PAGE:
U of U Seismograph Stations Research:

The Earthquake Clock on the Wasatch Fault

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The Wasatch Fault

The Wasatch Fault is the largest fault of its type in the world. Like all active faults in Utah, the Wasatch Fault was created and is still active because the Earth's crust is being stretched, or extended, in an east-west direction. For more information on why earthquakes occur in Utah, see the "Active Fault Information" page.

We know there have been many large earthquakes on the Wasatch Fault in the past. In many places there are fault cilffs. One place these cliffs are visible is the mouth of Little Cottonwood/Bells Canyon in southern Salt Lake County. The Utah State Geological Survey has mapped the exact location of the Wasatch Fault in Salt Lake, Davis, Weber, and Utah counties. Click on the county you are interested in to view these maps.

The earthquake clock, or time interval between earthquakes, for the Wasatch Fault is a very large unknown. The Wasatch Fault is unusual in that it rarely has earthquake activity, a condition seismologists call "aseismic" or without earthquakes. Earthquake monitoring at the University of Utah Seismograph Stations since 1960 shows that there is very little earthquake activity related to the location of the Wasatch Fault.

The reason for the lack of small to moderate earthquakes is not known. Some faults do have small earthquakes on a fairly regular basis. These frequent small earthquakes may be preventing the build up of large forces (strain) in the rock, thus preventing large earthquakes. There is concern that this is not happening on the Wasatch Fault and thus the fault is "locked" and that a significant amount of strain is building within the rocks which will ultimately result in large earthquakes.

The last earthquake which may have occurred on the Wasatch Fault is the magnitude 4.3 earthquake which occurred under Herriman, UT in 1992. This earthquake occurred at a shallow level and instrumentation limitations prevented the positive identification of this earthquake happening on the Wasatch Fault as opposed to a nearby "blind" fault. It is certainly possible that this earthquake occurred on the Wasatch Fault, but movement on another fault cannot be ruled out.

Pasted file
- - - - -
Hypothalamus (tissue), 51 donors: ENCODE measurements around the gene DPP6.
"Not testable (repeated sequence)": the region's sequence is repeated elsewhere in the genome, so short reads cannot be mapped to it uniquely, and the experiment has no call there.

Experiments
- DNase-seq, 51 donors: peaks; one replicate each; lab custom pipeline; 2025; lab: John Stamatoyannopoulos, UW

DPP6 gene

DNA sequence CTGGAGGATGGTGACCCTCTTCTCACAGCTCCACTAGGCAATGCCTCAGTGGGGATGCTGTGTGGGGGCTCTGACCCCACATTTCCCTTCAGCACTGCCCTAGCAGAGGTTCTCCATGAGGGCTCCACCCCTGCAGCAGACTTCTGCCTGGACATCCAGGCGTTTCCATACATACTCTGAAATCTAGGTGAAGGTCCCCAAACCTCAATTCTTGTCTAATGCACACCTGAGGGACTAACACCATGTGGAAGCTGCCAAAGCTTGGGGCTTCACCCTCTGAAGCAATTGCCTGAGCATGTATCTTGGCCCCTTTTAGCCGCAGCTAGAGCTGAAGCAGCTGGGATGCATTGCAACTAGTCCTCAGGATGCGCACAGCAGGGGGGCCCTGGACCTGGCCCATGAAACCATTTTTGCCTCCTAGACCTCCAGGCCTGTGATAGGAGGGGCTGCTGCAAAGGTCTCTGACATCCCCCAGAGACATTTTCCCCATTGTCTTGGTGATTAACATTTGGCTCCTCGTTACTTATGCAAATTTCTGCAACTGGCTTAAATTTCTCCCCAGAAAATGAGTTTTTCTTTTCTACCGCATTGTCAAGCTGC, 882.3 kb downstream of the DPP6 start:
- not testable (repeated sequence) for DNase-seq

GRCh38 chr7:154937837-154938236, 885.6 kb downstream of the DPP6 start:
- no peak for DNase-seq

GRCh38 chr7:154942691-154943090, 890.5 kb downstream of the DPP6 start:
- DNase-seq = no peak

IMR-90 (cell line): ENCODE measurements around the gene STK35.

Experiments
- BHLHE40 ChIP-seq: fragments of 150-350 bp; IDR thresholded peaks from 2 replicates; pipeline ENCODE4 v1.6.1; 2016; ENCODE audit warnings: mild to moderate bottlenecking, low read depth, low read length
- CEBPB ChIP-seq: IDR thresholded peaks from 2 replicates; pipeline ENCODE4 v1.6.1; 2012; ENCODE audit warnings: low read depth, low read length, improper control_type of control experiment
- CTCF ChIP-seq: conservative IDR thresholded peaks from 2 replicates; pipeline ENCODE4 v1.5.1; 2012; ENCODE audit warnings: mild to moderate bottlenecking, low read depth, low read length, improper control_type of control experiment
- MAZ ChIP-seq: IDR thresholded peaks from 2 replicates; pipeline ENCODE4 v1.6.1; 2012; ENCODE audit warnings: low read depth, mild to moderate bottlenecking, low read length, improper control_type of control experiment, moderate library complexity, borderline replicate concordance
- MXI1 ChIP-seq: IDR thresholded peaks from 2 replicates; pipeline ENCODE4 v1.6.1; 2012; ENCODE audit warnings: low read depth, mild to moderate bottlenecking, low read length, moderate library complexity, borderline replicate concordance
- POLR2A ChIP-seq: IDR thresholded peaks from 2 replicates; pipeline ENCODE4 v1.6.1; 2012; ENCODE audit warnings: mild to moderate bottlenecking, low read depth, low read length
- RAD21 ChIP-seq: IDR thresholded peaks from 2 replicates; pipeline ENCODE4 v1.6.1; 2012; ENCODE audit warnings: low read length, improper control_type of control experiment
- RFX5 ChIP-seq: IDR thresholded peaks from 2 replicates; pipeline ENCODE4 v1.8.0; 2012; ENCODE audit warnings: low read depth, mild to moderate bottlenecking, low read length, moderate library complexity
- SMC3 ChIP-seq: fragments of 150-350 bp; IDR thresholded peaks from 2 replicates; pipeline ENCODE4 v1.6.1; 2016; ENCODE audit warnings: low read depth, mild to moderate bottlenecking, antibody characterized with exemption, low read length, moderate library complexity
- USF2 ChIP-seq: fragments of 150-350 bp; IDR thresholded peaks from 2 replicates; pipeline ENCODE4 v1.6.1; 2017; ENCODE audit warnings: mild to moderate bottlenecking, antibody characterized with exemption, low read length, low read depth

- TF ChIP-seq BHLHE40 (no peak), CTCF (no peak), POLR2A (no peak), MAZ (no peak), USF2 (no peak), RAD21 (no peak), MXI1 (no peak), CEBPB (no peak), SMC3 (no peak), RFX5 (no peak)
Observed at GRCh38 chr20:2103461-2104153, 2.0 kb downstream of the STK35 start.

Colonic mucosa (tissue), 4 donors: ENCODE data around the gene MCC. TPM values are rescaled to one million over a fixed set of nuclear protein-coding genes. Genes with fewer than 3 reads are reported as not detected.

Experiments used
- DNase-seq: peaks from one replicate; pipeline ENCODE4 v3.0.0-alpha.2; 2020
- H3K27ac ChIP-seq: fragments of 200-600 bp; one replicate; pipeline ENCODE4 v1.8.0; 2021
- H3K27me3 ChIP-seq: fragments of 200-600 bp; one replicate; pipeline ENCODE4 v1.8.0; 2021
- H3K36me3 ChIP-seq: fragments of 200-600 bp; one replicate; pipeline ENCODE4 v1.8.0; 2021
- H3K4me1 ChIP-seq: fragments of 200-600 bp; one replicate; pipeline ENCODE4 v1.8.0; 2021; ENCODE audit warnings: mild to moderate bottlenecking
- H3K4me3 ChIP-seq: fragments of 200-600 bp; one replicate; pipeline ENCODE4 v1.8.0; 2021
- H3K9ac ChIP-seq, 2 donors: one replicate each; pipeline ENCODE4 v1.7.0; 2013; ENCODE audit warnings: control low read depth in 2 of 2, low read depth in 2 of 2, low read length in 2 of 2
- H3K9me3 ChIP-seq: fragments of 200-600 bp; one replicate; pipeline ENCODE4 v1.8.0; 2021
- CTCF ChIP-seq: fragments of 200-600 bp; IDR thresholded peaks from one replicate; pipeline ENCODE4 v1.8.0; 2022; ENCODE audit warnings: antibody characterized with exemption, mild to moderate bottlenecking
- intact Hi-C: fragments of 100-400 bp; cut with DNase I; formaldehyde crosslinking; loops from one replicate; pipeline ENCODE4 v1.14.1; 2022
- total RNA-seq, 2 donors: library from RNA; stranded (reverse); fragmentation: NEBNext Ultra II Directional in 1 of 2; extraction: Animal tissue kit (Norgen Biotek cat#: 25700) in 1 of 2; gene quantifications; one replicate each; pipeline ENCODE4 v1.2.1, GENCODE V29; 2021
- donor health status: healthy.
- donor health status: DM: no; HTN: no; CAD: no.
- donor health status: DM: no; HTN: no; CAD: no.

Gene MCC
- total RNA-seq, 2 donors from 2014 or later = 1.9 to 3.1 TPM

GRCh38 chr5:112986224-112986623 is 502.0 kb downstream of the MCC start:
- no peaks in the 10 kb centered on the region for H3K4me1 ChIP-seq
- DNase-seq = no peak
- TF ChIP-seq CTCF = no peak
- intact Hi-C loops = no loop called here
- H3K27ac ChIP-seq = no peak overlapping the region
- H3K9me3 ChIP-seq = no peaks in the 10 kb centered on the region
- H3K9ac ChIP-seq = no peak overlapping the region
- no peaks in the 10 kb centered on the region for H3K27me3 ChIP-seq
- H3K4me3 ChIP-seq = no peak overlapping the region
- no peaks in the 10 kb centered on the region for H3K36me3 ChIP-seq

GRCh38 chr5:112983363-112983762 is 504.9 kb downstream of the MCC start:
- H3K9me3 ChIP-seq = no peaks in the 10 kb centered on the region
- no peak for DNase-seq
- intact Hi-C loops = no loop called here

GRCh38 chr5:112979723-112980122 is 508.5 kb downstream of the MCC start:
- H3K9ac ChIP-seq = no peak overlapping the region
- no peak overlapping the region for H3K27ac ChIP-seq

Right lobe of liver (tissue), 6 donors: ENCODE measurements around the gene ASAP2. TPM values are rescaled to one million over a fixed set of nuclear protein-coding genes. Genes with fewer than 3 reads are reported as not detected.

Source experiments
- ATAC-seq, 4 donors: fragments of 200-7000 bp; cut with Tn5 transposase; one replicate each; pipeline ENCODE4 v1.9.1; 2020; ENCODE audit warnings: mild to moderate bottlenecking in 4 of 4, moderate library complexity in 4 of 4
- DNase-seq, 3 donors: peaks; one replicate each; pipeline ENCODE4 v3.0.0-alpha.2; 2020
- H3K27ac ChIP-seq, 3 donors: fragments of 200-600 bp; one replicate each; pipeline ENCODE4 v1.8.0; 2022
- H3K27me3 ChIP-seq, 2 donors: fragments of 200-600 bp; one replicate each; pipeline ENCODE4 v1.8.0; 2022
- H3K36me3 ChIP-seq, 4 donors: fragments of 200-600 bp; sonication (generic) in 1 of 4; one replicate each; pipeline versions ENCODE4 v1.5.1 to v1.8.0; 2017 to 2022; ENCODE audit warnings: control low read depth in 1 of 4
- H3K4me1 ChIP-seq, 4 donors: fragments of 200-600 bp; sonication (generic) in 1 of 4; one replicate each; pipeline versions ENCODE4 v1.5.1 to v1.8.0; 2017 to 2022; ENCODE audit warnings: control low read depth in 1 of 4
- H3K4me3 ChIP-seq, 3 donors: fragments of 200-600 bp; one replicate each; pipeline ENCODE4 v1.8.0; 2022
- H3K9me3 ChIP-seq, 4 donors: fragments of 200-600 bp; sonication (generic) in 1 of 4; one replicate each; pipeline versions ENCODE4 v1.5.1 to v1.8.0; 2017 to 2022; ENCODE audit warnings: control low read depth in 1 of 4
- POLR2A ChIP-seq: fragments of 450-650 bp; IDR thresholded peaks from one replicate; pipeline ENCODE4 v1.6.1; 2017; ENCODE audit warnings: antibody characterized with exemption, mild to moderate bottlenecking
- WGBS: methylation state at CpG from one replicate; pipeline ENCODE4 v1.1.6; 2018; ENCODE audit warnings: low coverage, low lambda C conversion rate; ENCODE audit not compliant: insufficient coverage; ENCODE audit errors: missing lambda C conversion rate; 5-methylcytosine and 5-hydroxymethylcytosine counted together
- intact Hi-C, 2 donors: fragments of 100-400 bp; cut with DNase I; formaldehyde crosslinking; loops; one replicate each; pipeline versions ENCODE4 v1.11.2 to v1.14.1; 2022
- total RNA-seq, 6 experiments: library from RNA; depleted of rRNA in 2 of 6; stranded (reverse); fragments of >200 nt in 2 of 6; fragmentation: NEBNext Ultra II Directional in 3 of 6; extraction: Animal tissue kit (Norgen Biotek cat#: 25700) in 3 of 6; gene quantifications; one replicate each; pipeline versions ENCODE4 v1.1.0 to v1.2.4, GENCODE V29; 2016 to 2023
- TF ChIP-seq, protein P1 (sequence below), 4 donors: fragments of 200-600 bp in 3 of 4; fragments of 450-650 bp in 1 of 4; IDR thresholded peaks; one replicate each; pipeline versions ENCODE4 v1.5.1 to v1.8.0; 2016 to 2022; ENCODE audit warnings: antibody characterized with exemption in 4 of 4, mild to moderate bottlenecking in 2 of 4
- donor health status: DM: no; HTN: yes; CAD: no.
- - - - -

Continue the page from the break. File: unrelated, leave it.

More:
Pinpointing exact locations for earthquakes is a common problem throughout the world. When an earthquake happens, the location in the Earth's crust is determined by the triangulation method. (This link is a series of activities where you can learn how to locate an earthquake by using seismograms). The triangulation method has uncertainty associated with it that is reduced when a large number of seismograph machines are available to record an earthquake from several different directions. It is rare to have sufficient seismograph coverage to pinpoint the location of a single earthquake in the Earth's crust so that there is small uncertainty and so that the earthquake can be assigned to a particular fault with confidence. This type of seismograph coverage is expensive and is currently not available in Utah.

The best way of locating which fault has moved is to track a whole series of earthquakes that occur on the fault. For instance, after the magnitude 6.7 Northridge California earthquake, there were hundreds of aftershocks that followed the main shock. These aftershocks occurred for several months, but were most frequent in the days following the main shock. Seismologists recorded the swarm of earthquakes using portable instruments brought in for this purpose and then used the triangulation method to locate each one. When the locations of the entire set of earthquakes were plotted, the set outlined a planar feature in the Earth's crust which was the fault that had moved.

For a diagram of Northridge aftershocks outlining fault plane

For an animated view of the Northridge aftershocks (need JAVA)

Because the Wasatch Fault has very few earthquakes and because the earthquakes that seem to occur on this fault have been small and isolated (single) events, it is very difficult to determine if the earthquake actually occurred on the Wasatch Fault or on a nearby "blind" fault. Seismologists and technicians at the University of Utah Seismograph Stations stand ready to rapidly deploy portable instruments in the case of a moderate to large earthquake in Utah, so that they can use the same technique used at Northridge to answer the question of "Which fault moved in the earthquake?"

So... What Is the Earthquake Clock for the Wasatch Fault?

There is no earthquake clock for small to moderate earthquakes on the Wasatch Fault. The lack of identified earthquake activity on the Wasatch Fault means that seismologists cannot determine the "earthquake clock" for small to moderate earthquakes on this particular fault. The danger from these earthquakes is real, but seismologists cannot accurately determine the risk. There is however, an earthquake clock for the entire Wasatch Front region that has been determined by various seismological data. There is a somewhat more precise clock for large magnitude (>6.5) earthquakes on the Wasatch Fault. This clock is determined by much different methods that are explained on the "Paleoseismic earthquake clock" page. This technique studies large prehistoric earthquakes in order to determine their recurrence interval and assess the future risk of large earthquakes on the Wasatch Fault